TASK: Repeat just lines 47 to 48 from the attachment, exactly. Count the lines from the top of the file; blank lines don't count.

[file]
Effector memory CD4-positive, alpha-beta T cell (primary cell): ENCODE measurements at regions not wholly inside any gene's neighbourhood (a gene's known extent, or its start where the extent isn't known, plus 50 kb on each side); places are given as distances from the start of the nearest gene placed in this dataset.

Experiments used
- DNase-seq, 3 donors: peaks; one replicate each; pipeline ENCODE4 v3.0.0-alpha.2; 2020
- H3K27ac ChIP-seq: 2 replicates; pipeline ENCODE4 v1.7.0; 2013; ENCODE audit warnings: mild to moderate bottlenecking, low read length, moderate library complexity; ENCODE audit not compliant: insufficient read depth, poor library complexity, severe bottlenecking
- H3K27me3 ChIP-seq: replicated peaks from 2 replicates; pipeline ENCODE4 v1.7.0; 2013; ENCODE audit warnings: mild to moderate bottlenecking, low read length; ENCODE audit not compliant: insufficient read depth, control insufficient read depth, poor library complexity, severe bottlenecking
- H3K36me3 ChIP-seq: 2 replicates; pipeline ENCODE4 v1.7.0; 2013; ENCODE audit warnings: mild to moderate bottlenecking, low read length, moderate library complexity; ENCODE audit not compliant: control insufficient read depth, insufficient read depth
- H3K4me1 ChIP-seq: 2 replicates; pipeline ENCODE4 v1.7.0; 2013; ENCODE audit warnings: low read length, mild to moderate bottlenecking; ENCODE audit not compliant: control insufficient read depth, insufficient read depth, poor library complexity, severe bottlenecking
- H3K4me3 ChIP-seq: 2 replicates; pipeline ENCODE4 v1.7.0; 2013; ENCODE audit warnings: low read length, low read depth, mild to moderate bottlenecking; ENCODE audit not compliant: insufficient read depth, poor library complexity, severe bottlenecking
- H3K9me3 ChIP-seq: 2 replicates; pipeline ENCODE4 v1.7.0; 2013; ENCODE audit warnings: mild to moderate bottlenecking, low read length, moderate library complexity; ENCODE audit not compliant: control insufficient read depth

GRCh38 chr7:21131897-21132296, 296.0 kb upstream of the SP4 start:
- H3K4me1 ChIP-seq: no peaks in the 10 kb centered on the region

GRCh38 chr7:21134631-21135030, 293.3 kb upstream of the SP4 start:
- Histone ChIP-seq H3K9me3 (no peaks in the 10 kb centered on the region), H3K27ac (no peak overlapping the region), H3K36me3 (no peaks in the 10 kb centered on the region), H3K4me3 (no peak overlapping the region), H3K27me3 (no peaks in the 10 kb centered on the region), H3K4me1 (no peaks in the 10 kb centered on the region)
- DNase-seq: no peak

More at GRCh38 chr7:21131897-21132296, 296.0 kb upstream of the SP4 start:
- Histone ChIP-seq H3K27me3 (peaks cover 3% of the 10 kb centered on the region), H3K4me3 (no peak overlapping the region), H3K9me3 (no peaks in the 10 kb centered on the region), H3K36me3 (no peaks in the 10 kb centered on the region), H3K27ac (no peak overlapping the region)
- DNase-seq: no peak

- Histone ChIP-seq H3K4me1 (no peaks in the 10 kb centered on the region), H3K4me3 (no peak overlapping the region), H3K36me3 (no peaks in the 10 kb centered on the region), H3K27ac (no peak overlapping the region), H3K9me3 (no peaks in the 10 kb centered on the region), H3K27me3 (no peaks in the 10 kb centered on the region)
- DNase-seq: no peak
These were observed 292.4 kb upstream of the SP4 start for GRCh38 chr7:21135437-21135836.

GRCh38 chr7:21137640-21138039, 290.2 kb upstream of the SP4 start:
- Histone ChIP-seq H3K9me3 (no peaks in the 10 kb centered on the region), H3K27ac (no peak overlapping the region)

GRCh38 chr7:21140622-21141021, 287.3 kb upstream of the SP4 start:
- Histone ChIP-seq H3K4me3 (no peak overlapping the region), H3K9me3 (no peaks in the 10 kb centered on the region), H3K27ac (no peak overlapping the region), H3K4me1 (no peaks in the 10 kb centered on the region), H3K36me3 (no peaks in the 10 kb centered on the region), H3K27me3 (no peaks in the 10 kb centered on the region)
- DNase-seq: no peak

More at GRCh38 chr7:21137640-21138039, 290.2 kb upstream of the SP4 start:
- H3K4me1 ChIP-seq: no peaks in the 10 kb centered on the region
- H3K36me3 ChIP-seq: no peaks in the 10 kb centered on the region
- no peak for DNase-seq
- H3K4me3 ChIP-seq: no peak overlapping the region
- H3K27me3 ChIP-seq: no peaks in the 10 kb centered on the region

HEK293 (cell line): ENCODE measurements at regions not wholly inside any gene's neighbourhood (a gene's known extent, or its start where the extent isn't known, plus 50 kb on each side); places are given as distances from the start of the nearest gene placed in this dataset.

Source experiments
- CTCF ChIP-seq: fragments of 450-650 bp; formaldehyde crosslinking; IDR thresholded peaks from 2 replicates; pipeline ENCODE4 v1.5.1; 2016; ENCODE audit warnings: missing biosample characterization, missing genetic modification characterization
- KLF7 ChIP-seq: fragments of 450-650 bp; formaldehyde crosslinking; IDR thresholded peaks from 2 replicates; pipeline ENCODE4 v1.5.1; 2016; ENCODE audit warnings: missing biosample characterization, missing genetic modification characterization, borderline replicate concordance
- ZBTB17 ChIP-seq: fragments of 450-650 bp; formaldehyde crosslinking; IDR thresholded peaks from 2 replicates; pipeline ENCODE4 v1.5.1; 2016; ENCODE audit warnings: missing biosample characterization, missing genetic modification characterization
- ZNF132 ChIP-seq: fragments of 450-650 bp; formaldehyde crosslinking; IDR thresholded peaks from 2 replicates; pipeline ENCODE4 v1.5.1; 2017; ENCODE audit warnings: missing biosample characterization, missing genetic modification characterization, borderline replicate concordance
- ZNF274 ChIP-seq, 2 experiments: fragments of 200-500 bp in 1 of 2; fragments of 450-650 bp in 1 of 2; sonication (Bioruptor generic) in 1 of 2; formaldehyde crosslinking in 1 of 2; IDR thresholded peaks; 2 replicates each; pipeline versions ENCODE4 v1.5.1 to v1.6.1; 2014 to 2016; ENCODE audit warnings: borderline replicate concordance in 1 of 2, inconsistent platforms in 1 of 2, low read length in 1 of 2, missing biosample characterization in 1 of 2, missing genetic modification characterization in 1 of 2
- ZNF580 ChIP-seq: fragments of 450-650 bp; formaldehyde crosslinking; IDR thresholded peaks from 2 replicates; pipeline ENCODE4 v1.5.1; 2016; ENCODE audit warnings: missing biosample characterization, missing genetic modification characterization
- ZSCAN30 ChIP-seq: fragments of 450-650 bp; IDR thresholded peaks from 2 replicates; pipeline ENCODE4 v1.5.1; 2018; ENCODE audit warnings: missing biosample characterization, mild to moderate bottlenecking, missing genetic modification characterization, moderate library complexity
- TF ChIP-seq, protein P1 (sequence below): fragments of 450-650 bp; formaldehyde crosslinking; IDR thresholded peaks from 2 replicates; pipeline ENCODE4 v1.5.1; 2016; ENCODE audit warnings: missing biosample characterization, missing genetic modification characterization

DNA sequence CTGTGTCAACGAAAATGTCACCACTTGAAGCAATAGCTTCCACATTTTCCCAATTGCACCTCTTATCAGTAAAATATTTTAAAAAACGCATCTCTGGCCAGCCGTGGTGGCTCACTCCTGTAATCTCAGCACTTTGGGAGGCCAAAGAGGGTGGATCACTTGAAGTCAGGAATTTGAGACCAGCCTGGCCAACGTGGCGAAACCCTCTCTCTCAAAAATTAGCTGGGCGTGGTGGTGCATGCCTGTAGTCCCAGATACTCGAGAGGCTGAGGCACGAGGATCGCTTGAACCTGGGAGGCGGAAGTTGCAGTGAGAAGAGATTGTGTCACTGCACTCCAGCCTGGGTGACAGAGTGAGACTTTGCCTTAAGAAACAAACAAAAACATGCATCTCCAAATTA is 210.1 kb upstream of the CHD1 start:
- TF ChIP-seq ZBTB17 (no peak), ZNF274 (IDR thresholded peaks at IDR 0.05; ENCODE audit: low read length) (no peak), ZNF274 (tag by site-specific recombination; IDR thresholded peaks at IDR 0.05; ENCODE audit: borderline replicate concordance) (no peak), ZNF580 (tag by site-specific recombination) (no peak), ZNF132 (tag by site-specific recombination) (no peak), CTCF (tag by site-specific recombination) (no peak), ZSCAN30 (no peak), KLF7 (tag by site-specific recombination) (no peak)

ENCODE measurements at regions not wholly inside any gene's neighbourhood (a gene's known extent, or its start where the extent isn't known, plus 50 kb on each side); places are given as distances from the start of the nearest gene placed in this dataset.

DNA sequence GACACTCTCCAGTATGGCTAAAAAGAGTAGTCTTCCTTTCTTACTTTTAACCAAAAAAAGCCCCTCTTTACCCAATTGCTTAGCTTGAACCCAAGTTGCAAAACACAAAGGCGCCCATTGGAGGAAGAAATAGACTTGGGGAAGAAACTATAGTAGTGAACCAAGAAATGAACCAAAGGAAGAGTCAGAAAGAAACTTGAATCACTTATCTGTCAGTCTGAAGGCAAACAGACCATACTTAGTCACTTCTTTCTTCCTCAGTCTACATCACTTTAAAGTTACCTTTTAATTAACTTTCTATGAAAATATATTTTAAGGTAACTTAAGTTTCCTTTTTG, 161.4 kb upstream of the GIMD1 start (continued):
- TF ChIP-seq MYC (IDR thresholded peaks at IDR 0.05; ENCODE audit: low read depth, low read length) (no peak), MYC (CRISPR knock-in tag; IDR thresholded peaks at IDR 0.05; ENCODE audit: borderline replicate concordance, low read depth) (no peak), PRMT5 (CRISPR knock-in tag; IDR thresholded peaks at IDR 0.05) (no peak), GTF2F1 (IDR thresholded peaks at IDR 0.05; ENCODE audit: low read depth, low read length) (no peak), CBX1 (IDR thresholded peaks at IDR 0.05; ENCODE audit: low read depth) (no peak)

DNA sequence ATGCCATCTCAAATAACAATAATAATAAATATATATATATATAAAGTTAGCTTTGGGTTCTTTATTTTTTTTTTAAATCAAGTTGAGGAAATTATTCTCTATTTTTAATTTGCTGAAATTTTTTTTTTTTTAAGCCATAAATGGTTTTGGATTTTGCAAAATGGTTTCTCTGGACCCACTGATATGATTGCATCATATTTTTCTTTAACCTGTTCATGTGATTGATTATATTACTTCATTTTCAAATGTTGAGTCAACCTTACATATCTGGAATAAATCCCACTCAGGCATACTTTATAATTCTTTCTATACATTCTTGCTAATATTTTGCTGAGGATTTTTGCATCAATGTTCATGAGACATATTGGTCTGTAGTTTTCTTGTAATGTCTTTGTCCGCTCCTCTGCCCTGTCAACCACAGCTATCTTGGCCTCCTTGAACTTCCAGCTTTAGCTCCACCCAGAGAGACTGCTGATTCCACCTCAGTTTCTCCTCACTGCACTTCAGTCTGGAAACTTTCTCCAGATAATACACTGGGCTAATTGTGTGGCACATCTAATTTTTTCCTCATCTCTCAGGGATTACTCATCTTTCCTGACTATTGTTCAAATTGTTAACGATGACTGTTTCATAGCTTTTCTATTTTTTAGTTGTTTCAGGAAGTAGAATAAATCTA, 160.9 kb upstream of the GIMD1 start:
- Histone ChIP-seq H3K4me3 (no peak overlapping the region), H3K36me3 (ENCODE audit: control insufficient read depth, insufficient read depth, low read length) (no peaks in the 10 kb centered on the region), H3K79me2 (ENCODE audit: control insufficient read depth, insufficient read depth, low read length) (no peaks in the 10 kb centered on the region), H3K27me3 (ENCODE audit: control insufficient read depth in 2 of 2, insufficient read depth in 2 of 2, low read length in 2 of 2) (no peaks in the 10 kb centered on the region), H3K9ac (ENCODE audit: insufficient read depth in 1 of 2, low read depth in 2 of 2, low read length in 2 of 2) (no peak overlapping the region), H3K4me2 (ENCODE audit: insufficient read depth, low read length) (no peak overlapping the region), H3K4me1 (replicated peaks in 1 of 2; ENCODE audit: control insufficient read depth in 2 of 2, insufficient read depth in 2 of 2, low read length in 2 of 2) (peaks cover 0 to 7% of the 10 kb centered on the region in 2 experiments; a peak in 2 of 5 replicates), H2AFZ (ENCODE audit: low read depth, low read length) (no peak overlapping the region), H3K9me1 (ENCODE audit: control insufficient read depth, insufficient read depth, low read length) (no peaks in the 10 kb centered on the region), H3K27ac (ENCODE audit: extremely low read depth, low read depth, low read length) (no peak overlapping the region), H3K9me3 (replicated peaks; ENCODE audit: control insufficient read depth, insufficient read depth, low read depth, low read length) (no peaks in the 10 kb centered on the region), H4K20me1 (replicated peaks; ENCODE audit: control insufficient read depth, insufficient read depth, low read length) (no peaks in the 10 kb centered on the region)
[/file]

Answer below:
DNA sequence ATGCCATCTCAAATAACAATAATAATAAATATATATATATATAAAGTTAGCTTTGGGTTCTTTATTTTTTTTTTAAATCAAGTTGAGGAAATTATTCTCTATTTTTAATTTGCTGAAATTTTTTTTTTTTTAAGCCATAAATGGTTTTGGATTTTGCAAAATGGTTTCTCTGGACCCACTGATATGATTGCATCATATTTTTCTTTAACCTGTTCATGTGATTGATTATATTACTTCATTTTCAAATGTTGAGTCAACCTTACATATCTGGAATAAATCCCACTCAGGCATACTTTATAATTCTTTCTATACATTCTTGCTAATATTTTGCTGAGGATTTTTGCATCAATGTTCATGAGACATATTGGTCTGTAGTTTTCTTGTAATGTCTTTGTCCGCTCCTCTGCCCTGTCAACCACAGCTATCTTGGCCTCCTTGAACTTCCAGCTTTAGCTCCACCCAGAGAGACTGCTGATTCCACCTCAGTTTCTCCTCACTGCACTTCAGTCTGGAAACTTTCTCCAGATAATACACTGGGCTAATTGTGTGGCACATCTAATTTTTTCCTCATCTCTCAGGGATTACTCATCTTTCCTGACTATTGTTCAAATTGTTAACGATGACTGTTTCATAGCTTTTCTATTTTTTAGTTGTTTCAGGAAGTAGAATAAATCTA, 160.9 kb upstream of the GIMD1 start:
- Histone ChIP-seq H3K4me3 (no peak overlapping the region), H3K36me3 (ENCODE audit: control insufficient read depth, insufficient read depth, low read length) (no peaks in the 10 kb centered on the region), H3K79me2 (ENCODE audit: control insufficient read depth, insufficient read depth, low read length) (no peaks in the 10 kb centered on the region), H3K27me3 (ENCODE audit: control insufficient read depth in 2 of 2, insufficient read depth in 2 of 2, low read length in 2 of 2) (no peaks in the 10 kb centered on the region), H3K9ac (ENCODE audit: insufficient read depth in 1 of 2, low read depth in 2 of 2, low read length in 2 of 2) (no peak overlapping the region), H3K4me2 (ENCODE audit: insufficient read depth, low read length) (no peak overlapping the region), H3K4me1 (replicated peaks in 1 of 2; ENCODE audit: control insufficient read depth in 2 of 2, insufficient read depth in 2 of 2, low read length in 2 of 2) (peaks cover 0 to 7% of the 10 kb centered on the region in 2 experiments; a peak in 2 of 5 replicates), H2AFZ (ENCODE audit: low read depth, low read length) (no peak overlapping the region), H3K9me1 (ENCODE audit: control insufficient read depth, insufficient read depth, low read length) (no peaks in the 10 kb centered on the region), H3K27ac (ENCODE audit: extremely low read depth, low read depth, low read length) (no peak overlapping the region), H3K9me3 (replicated peaks; ENCODE audit: control insufficient read depth, insufficient read depth, low read depth, low read length) (no peaks in the 10 kb centered on the region), H4K20me1 (replicated peaks; ENCODE audit: control insufficient read depth, insufficient read depth, low read length) (no peaks in the 10 kb centered on the region)